Domestic Caviar Parfait - smoked salmon, organic egg, chive, creme fraiche paired with Chartogne Taillet 'Cuvee Michael Mina' Champagne NV. This was a very nice start although the smokiness of the salmon and the saltiness of the caviar almost over-powered the subtleness of the egg and creme fraiche.

                          Golden Tomato Gazpacho - Dungeness crab, avocado, and lemon basil served with Nora Albarino, Rais Baixas, Spain 2004. The freshness of the yellow tomato was quite good but for the life of me, I could barely detect the crab. The Albarino was bright and lemony but this hardly seemed an inspired pairing.

                          Alaskan Halibut - Roasted bell peppers, potato-corn chowder, opal basil paired with Point Concepcion Chardonnay, Santa Barbara County, 2004. To start with, the wine served was too cold. It was downright icy. On the dish itself, the initial taste was that it was simply too salty. The halibut was perfectly prepared, but whatever green component was added to make the potato-corn chowder so bright green gave the dish an imbalanced tone. There was simply no cohesiveness to the flavors and the excessive salt highlighted that imbalance. Chardonnay is a classic pairing for fish and I could see why this was chosen, but as neither the wine nor the dish inspired, both seemed to fall a bit flat.

                          Berkshire Pig - Yellow carrot puree, wild arugula, black truffle jus paired with Dom. des Margotieres Saint-Romain, Burgundy, France, 2002. What's this? A white wine glass with a Burgundy??? Wrong... The sauce on this dish was rich and reminded me of Julian Serrano's version from Picasso. Studded with truffles this was quite a lovely dish. The pairing, yet again, was uninspired. The wine was simply a decade too young for service.

                          Colorado Lamb - Cappeletti pasta, braised artichokes, sundried tomato relish served with Peay Vineyards Syrah, 'Les Titans,' Sonoma Coast, 2005. This wine had a great jammy nose, showing potential, but is another I thought served far too early in its life. The lamb itself, despite its glistening, moist exterior, was surprisingly dry and tough. The green puree (spinach) was bitter and this dish was sent back, mostly un-eaten.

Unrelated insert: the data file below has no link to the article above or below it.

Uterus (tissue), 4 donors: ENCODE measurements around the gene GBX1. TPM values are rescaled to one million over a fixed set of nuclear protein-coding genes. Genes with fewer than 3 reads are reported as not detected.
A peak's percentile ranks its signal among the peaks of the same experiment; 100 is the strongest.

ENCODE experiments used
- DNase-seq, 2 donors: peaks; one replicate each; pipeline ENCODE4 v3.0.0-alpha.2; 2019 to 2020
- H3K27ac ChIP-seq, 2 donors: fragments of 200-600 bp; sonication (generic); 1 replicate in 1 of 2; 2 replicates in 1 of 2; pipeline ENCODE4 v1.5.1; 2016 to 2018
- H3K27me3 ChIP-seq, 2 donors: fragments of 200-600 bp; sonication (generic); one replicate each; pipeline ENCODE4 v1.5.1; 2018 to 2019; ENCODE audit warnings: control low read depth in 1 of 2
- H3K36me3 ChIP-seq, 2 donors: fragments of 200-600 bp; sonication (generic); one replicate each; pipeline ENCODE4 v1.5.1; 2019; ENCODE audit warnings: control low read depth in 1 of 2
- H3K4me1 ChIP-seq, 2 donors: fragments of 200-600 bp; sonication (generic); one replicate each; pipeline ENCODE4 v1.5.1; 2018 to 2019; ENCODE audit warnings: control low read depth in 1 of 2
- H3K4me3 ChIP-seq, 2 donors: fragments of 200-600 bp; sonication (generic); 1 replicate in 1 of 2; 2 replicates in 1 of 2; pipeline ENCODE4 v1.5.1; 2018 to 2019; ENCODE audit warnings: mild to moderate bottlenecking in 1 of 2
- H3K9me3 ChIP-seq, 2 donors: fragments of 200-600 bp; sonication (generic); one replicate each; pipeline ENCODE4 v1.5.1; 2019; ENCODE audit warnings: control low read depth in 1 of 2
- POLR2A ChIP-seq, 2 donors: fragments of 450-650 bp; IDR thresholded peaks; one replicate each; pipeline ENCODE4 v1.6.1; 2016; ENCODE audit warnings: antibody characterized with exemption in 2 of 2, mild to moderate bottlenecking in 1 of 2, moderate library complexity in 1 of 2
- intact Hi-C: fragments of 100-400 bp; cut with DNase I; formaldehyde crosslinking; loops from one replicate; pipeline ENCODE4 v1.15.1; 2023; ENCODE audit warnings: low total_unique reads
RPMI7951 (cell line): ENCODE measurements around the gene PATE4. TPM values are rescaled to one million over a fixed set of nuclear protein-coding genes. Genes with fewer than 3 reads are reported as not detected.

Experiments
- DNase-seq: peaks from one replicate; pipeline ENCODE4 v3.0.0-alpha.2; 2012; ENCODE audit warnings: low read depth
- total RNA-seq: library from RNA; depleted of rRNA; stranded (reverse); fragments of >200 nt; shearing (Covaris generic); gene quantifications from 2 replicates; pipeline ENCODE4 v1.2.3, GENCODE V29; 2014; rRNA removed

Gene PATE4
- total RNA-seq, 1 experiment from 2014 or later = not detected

Cheese Course - This was not part of the tasting menu. But I am a huge cheese fan and requested a cheese plate along with a glass of '02 d'Yquem. Apparently I was served the plate that is normally made for two, in the Mina trio genre and quite frankly, it was too much. I'm a cheese fan - I can do without the accompaniments. In the picture, from left to right, St. Venere served with raisins on the vine, peanut brittle, and acacia honey; Humboldt Fog with quince paste, Marconi almonds, and honeycomb; and Rogue smokey blue cheese with dried apricots, spiced pecans, and wildflower honey. Oh yeah, they did serve this in the appropriate glass - go figure!

                          Strawberry Duo - Golden peach crisp and creme fraiche sorbet served with Coppo Moncalvina Moscato d'Asti, Italy, 2005. Hmmmm. Back to a white wine glass for this sparkler - not even a Champagne glass? This was not a bad dessert at all, actually. I was just pretty full at this point and prefer the cheese as a dessert.
                          user posted image

                          ~~~~~

                          A few words on service. The first few courses came VERY fast - almost within ten minutes of each other. Dining alone, it isn't like there is conversation to draw an evening out and the waitstaff did offer me reading material (like Mina's cookbook). The General Manager noticed to speed of service and slowed things down a tad. He introduced himself as Tim when I asked if he was the sommelier as he was very attentive to what was going on in the room. Huge points on that account. It is obvious they are serving a very high-end crowd and the bells and whistles of the complexity of the food combinations would easily impress those who like the scene - however, I think they were misguided. One can easily be overwhelmed with the beautiful ambience of the room and assume that everything being served is exceptional when it plainly is not. Pity.

                          3 Replies
                          1. re: Carrie 218